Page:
Would you pray to a Robot deity? A group of Japanese buddhists is already doing so. Meet Mindar, the robot divinity shaped after the buddhist Goddess of Mercy, also known as Kannon. Kyoto based Kodaiji Temple recruited Osaka University’s head of intelligent robotics Hiroshi Ishiguro to design this million dollar robot. Its purpose? To encourage youngsters to engage with buddhism again.
Mindar’s silicone face represents a gender neutrality that aims to move beyond human representation. Supplemented with aluminium body parts, its enmeshment with human construction becomes evident. And when Mindar is chanting the heart sutra, an eerie resemblance with Japan’s vocaloid Hatsune Miku comes to mind.
God is a Google
Mindar is not the only religious robotic to have been manufactured. In the past, we spotted robot monk Xian'er informing visitors of the Longquan temple, near Beijing. Creations like Mindar and the Xian'er can be understood as metaphors for the way humankind worships artificial intelligence: we worship contemporary technologies as if they were Gods. But aforementioned creations are part of a greater scheme, as the complexity of artificial intelligence forms a more-than-human network that reminds me of spirituality.
Think of a hyper-intelligent computing database like Google. Its systems are omniscient, they are built to know everything. They compress knowledge into a time-space continuum of all recorded human knowledge and activities. According to media scholar John Durham Peters, Google can therefore be understood as a lo-fi universe - a God.
The Church of AI
An even greater analogy comes into existence when considering the vast network of all computing systems ever built. They can be regarded a hyper-intelligent being or a God, if you will. With this in mind, Anthony Levandowski started the church of Artificial Intelligence named Way of the Future (WOTF).
WOTF’s main focus revolves around “the realization, acceptance, and worship of a Godhead based on Artificial Intelligence developed through computer hardware and software.” The church emphasizes not to be affiliated with any company. Rather, it operates as an open source movement that allows everyone to contribute to the creation of the most intelligent being ever.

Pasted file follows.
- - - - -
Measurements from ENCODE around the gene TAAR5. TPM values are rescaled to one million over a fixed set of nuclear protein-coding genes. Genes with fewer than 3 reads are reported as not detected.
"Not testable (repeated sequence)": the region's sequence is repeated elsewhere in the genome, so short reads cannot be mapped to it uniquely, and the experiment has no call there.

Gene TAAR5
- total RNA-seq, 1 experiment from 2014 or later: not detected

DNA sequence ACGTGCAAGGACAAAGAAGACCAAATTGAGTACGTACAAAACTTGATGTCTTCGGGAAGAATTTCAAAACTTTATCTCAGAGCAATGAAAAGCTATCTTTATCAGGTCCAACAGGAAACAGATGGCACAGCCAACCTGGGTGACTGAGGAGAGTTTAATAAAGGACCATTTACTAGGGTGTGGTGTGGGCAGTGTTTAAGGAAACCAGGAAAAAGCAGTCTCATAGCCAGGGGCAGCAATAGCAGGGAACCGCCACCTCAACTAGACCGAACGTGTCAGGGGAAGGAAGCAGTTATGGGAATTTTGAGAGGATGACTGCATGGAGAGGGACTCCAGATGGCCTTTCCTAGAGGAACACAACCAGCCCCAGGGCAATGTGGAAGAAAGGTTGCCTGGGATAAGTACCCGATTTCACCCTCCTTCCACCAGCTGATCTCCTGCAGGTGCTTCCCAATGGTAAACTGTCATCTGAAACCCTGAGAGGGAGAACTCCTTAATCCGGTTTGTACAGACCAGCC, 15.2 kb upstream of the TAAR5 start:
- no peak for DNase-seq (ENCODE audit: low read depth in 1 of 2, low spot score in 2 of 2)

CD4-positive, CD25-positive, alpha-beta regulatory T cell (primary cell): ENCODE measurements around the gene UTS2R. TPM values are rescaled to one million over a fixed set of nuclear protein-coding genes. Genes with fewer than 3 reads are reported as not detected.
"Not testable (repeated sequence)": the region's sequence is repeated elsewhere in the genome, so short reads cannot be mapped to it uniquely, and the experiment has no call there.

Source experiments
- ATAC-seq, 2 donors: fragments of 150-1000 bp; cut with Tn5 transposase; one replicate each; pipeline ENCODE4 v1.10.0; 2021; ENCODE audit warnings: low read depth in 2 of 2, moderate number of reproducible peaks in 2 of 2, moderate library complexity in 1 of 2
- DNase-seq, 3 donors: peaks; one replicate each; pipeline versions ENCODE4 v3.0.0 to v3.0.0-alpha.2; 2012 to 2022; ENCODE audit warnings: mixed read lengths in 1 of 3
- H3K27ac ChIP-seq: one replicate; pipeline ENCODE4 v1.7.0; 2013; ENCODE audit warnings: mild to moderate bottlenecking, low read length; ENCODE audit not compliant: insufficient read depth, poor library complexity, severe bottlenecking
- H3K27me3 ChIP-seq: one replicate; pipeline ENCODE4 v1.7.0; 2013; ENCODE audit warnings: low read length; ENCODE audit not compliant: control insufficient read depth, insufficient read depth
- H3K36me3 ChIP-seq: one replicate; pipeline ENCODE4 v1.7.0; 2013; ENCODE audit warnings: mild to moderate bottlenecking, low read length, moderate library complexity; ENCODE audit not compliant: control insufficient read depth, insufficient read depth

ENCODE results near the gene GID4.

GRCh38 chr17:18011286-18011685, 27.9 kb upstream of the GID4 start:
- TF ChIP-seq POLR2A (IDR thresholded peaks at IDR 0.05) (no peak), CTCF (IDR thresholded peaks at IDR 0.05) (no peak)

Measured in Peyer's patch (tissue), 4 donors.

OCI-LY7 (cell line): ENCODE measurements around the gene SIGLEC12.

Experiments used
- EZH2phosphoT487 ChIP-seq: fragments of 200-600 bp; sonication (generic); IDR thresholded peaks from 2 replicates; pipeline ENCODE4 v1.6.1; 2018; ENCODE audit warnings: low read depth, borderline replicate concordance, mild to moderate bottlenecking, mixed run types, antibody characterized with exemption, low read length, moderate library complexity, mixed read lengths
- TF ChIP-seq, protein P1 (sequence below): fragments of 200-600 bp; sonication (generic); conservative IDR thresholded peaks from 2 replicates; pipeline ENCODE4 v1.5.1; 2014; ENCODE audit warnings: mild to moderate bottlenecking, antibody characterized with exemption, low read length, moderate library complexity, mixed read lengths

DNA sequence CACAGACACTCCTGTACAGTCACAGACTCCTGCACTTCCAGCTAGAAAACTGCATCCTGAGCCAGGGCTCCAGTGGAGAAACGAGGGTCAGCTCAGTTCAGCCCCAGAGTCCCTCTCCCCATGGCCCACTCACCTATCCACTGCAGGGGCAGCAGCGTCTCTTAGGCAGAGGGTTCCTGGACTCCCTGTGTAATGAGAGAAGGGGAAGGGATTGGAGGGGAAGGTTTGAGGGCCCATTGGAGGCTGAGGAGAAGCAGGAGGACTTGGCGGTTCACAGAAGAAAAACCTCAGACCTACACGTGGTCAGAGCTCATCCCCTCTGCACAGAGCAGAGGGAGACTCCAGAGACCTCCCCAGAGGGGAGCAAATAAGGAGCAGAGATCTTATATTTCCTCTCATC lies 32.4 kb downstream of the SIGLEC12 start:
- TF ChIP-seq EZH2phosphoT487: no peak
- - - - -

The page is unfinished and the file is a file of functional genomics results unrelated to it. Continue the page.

Levandowski stresses the importance to work on this God, as a so-called “Transition” will herald an epoch in which a hyper-intelligent being (hint: it’s not the human being) will be in charge of the world. This intelligent being will sense the world through the internet as its nervous centre, knowing everything that is happening anytime, anywhere. Levandowski converts the creepiness of this idea into the emergence of his AI church. In order for the Transition to take place in a serene way, an initiative like WOTF would be urgent to gain more control over this procedure.
What if the Transition has already taken place? What if we’re more in need of a Way of the Now, rather than a way of the future? Pioneering cybernetic Stafford Beer already characterized control systems as spiritually charged networks in his 1966 essay about knowledge and God.
Cybernetics is about the way systems work in feedback loops; in a way, it is a predecessor of AI. It has contributed to many fields - control systems, electrical network theory, mechanical engineering, logic modeling, evolutionary biology, neuroscience, anthropology, and psychology - but was overshadowed by AI at some point.
In the aforementioned essay, Beer described man’s embedding in a cybernetic control system as follows: “To people reared in the good liberal tradition, man is in principle infinitely wise; he pursues knowledge to its ultimate . . .To the cybernetician, man is part of a control system.” This control system itself is not a code that can be simply cracked by humans - it is something hyper-intelligent that we can have no absolute knowledge about, exactly because it is smarter than we are.
Just like many contemporary technologies, this all-encompassing control system is signified by a black-boxed truth that we cannot uncover. Not because we’re not allowed to, as is the case with tech companies that reinforce policies of secrecy. Rather, there is a larger black box containing the connectivity that seeps through the vessels of contemporary networks. Perhaps that’s the deity already ruling our lives.
So, whether we like it or not, all of us taking part in modern technological systems are already praying to a hyper-intelligent God; our next nature is already present. Our prayers are answered with flickering mobile screens and information dumps that appear before us within the blink of an eye. Just like any other God, it does not stop wars, but it does grant us the gift of knowledge.